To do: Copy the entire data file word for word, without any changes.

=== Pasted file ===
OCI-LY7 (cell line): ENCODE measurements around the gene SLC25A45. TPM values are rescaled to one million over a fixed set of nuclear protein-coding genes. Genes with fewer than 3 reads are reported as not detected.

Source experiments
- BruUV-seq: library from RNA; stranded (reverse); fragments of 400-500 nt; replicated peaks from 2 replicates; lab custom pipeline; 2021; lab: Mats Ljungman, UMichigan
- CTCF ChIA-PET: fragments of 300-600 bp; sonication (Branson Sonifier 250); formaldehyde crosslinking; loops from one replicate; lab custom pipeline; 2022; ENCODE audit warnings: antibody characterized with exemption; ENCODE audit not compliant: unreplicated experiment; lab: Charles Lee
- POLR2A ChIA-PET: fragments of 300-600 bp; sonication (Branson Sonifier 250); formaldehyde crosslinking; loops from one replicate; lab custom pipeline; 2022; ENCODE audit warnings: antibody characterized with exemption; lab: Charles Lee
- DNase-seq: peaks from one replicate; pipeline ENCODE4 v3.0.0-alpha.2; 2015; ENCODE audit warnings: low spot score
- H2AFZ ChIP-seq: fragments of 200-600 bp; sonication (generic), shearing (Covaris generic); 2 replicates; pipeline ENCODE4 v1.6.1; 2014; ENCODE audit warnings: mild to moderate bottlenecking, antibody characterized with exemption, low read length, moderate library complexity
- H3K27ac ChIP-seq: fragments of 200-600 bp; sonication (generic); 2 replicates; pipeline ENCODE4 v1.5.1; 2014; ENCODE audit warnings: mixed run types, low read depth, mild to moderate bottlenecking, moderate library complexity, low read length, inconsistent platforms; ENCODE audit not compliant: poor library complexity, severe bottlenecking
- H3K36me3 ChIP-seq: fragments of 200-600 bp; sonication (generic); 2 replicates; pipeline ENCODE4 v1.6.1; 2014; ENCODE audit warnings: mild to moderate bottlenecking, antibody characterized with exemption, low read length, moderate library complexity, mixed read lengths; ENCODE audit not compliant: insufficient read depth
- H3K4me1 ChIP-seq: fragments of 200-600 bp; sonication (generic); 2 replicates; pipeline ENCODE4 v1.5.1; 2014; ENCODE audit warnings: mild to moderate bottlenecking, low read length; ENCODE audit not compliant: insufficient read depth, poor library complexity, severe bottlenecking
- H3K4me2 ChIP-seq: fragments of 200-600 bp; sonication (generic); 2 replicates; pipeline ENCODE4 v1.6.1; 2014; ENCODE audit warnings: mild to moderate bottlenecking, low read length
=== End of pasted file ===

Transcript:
OCI-LY7 (cell line): ENCODE measurements around the gene SLC25A45. TPM values are rescaled to one million over a fixed set of nuclear protein-coding genes. Genes with fewer than 3 reads are reported as not detected.

Source experiments
- BruUV-seq: library from RNA; stranded (reverse); fragments of 400-500 nt; replicated peaks from 2 replicates; lab custom pipeline; 2021; lab: Mats Ljungman, UMichigan
- CTCF ChIA-PET: fragments of 300-600 bp; sonication (Branson Sonifier 250); formaldehyde crosslinking; loops from one replicate; lab custom pipeline; 2022; ENCODE audit warnings: antibody characterized with exemption; ENCODE audit not compliant: unreplicated experiment; lab: Charles Lee
- POLR2A ChIA-PET: fragments of 300-600 bp; sonication (Branson Sonifier 250); formaldehyde crosslinking; loops from one replicate; lab custom pipeline; 2022; ENCODE audit warnings: antibody characterized with exemption; lab: Charles Lee
- DNase-seq: peaks from one replicate; pipeline ENCODE4 v3.0.0-alpha.2; 2015; ENCODE audit warnings: low spot score
- H2AFZ ChIP-seq: fragments of 200-600 bp; sonication (generic), shearing (Covaris generic); 2 replicates; pipeline ENCODE4 v1.6.1; 2014; ENCODE audit warnings: mild to moderate bottlenecking, antibody characterized with exemption, low read length, moderate library complexity
- H3K27ac ChIP-seq: fragments of 200-600 bp; sonication (generic); 2 replicates; pipeline ENCODE4 v1.5.1; 2014; ENCODE audit warnings: mixed run types, low read depth, mild to moderate bottlenecking, moderate library complexity, low read length, inconsistent platforms; ENCODE audit not compliant: poor library complexity, severe bottlenecking
- H3K36me3 ChIP-seq: fragments of 200-600 bp; sonication (generic); 2 replicates; pipeline ENCODE4 v1.6.1; 2014; ENCODE audit warnings: mild to moderate bottlenecking, antibody characterized with exemption, low read length, moderate library complexity, mixed read lengths; ENCODE audit not compliant: insufficient read depth
- H3K4me1 ChIP-seq: fragments of 200-600 bp; sonication (generic); 2 replicates; pipeline ENCODE4 v1.5.1; 2014; ENCODE audit warnings: mild to moderate bottlenecking, low read length; ENCODE audit not compliant: insufficient read depth, poor library complexity, severe bottlenecking
- H3K4me2 ChIP-seq: fragments of 200-600 bp; sonication (generic); 2 replicates; pipeline ENCODE4 v1.6.1; 2014; ENCODE audit warnings: mild to moderate bottlenecking, low read length